Sunday, July 15, 2012

Is Abduction a Transcendental Method?

Is abduction a transcendental method? It can be construed as such, and I occassionally refer to it in that way, but that misses the core of abduction.

If "transcendental" means "arguing from a fact to the conditions of the possibility of that fact"--what must be true for this to occur--then abduction can be understood to be "transcendental." However, that is not the core of Peirce's intention or even more so how its used, because that ignores temporality. Abduction proposes a hypothesis given some facts understood to be evidence, and the hypothesis is true if it allows for the prediction and control of later events and facts. Let me phrase abduction in terms of how it is used to combat modern epistemology.

 In short and in Humean terminology, pragmatists no longer say, in a strict sense, that the thing causes the idea and the idea is like the thing, because you cannot beat Hume that way. Instead, we say that an idea is "true" if having and acting on the idea allows us to predict and control the flow of further ideas (experiences). This is abduction, the heart of scientific method, only it forms the basis of a theory of meaning and a phenomenology. However, unlike Hume and the whole modern tradition including Kant, we don't drink the Cartesian Kool-Aid and presume that the mind is radically separate from the body or the world. Hence, we shift the idea of knowledge from correspondence and related issues of representation to semiotics and how to represent ideas such that we can predict and control further experiences. However, the ideas have a real relation to the world even if it is neither direct causation nor representation; they cannot fail to be real without invoking solipsism or paradoxes. In this way we respond to Kant, a topic that I have discussed in more detail previously.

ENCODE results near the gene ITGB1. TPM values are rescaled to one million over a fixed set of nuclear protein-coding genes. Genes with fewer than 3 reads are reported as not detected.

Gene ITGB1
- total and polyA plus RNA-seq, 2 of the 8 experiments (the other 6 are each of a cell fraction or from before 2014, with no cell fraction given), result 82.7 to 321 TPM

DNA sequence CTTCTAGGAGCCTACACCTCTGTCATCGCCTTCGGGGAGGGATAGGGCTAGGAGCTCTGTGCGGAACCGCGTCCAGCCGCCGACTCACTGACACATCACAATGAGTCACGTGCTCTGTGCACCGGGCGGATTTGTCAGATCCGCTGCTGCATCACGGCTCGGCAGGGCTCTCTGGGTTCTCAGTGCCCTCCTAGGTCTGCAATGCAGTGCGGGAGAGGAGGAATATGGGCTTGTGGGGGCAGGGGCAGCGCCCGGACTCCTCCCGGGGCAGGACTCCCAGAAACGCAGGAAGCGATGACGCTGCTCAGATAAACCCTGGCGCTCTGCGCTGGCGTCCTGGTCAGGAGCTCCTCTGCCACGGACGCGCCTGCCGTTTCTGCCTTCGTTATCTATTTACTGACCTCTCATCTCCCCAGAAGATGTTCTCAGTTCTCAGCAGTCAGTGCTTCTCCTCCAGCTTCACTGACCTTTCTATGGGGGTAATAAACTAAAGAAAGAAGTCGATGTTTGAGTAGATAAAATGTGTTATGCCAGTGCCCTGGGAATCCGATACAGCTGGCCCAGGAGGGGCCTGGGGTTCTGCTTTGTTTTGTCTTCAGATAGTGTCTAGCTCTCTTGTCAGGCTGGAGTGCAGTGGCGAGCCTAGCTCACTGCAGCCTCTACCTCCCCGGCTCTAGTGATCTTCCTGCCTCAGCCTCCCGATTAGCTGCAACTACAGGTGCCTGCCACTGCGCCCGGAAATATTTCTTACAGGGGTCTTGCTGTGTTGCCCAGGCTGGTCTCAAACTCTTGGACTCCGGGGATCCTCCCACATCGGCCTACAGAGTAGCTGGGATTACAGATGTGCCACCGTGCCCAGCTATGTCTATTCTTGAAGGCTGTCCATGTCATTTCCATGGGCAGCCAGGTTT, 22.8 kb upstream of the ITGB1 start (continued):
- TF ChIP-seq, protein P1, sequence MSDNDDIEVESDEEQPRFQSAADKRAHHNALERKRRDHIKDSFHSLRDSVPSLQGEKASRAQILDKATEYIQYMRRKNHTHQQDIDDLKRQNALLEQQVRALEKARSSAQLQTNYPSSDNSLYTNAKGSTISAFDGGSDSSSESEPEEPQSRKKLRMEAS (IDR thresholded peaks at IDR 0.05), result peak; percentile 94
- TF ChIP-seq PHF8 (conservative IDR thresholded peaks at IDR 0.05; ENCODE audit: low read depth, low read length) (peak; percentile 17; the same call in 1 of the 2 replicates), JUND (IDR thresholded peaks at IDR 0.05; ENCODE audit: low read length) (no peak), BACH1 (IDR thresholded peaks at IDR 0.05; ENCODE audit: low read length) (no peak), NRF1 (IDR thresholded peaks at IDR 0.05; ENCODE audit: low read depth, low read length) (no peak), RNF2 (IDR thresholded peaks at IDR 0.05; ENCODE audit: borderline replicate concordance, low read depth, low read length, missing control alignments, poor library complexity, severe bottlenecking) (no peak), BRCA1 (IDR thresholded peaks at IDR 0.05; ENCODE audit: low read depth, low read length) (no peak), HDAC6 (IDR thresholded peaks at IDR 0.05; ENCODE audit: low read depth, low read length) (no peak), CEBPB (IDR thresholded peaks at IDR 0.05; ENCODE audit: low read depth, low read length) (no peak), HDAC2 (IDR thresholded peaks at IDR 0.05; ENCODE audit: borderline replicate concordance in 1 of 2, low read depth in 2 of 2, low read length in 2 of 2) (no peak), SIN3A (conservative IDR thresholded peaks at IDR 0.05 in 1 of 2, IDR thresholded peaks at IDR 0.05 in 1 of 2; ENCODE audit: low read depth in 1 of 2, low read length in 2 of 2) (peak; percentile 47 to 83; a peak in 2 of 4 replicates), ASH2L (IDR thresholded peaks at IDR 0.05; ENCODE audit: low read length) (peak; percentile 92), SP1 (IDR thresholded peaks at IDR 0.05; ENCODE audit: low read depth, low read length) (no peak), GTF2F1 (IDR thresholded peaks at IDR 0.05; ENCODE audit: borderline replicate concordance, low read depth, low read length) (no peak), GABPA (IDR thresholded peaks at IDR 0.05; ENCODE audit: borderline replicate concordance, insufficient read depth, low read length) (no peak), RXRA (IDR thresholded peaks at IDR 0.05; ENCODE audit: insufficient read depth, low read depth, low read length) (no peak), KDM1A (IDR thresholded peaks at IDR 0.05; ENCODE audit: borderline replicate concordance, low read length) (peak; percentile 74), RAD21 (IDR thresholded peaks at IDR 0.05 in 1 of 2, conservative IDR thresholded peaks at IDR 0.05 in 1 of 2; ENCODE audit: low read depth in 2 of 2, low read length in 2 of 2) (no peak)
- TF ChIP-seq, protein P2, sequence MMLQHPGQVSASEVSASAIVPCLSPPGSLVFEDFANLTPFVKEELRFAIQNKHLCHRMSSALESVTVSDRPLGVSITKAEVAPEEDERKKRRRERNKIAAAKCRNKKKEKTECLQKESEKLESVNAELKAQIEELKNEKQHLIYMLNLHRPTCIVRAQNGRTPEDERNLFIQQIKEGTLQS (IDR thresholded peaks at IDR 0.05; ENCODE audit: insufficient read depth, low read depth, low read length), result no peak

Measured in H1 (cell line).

Perhaps you see how this relates to temporality. If an idea is true insomuch as an anticipated future occurs, and we say that reflective thought is abduction (literally), then knowledge and temporality are irreducible in any account of truth, knowledge, meaning, inquiry, etc. Transcendental method does not have this relationship to time.

Leon of After Nature asked me this question, and I thought that I would roll in a few other things while responding.

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